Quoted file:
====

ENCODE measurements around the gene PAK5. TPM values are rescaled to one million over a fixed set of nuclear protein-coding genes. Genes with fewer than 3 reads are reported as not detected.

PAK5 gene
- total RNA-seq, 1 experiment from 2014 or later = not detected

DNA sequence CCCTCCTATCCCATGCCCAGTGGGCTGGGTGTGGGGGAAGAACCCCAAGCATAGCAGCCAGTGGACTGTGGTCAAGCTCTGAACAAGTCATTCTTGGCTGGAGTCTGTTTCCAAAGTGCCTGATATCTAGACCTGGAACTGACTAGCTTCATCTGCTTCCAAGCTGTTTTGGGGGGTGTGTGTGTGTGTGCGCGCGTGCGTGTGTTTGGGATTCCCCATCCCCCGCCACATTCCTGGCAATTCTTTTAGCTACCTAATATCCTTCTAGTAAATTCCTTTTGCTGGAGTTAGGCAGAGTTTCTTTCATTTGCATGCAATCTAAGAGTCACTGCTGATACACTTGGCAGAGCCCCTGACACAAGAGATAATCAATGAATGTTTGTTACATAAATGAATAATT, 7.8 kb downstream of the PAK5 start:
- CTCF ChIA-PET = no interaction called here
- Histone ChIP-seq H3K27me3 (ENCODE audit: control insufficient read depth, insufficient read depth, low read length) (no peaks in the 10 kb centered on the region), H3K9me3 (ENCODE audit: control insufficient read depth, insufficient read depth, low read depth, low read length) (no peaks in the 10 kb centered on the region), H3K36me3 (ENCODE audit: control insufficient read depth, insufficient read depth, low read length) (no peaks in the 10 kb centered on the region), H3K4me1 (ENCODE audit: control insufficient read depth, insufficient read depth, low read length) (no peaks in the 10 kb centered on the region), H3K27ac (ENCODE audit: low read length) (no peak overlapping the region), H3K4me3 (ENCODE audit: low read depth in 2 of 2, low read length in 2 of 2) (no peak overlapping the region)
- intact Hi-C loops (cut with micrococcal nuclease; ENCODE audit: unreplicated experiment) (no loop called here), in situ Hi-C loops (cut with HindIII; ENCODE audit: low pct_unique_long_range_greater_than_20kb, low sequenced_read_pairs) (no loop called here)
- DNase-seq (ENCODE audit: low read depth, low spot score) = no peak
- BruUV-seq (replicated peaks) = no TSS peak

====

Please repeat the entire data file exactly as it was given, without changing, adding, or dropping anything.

ENCODE measurements around the gene PAK5. TPM values are rescaled to one million over a fixed set of nuclear protein-coding genes. Genes with fewer than 3 reads are reported as not detected.

PAK5 gene
- total RNA-seq, 1 experiment from 2014 or later = not detected

DNA sequence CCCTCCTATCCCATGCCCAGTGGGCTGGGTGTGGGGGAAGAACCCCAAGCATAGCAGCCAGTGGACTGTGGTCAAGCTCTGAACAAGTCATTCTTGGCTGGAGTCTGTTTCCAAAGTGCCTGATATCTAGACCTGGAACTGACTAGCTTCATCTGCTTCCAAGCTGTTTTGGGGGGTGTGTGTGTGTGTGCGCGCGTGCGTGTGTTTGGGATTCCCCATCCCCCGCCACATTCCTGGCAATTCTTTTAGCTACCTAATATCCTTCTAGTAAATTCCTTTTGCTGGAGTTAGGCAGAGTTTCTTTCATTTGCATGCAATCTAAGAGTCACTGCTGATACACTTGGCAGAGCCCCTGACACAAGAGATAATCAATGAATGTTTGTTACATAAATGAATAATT, 7.8 kb downstream of the PAK5 start:
- CTCF ChIA-PET = no interaction called here
- Histone ChIP-seq H3K27me3 (ENCODE audit: control insufficient read depth, insufficient read depth, low read length) (no peaks in the 10 kb centered on the region), H3K9me3 (ENCODE audit: control insufficient read depth, insufficient read depth, low read depth, low read length) (no peaks in the 10 kb centered on the region), H3K36me3 (ENCODE audit: control insufficient read depth, insufficient read depth, low read length) (no peaks in the 10 kb centered on the region), H3K4me1 (ENCODE audit: control insufficient read depth, insufficient read depth, low read length) (no peaks in the 10 kb centered on the region), H3K27ac (ENCODE audit: low read length) (no peak overlapping the region), H3K4me3 (ENCODE audit: low read depth in 2 of 2, low read length in 2 of 2) (no peak overlapping the region)
- intact Hi-C loops (cut with micrococcal nuclease; ENCODE audit: unreplicated experiment) (no loop called here), in situ Hi-C loops (cut with HindIII; ENCODE audit: low pct_unique_long_range_greater_than_20kb, low sequenced_read_pairs) (no loop called here)
- DNase-seq (ENCODE audit: low read depth, low spot score) = no peak
- BruUV-seq (replicated peaks) = no TSS peak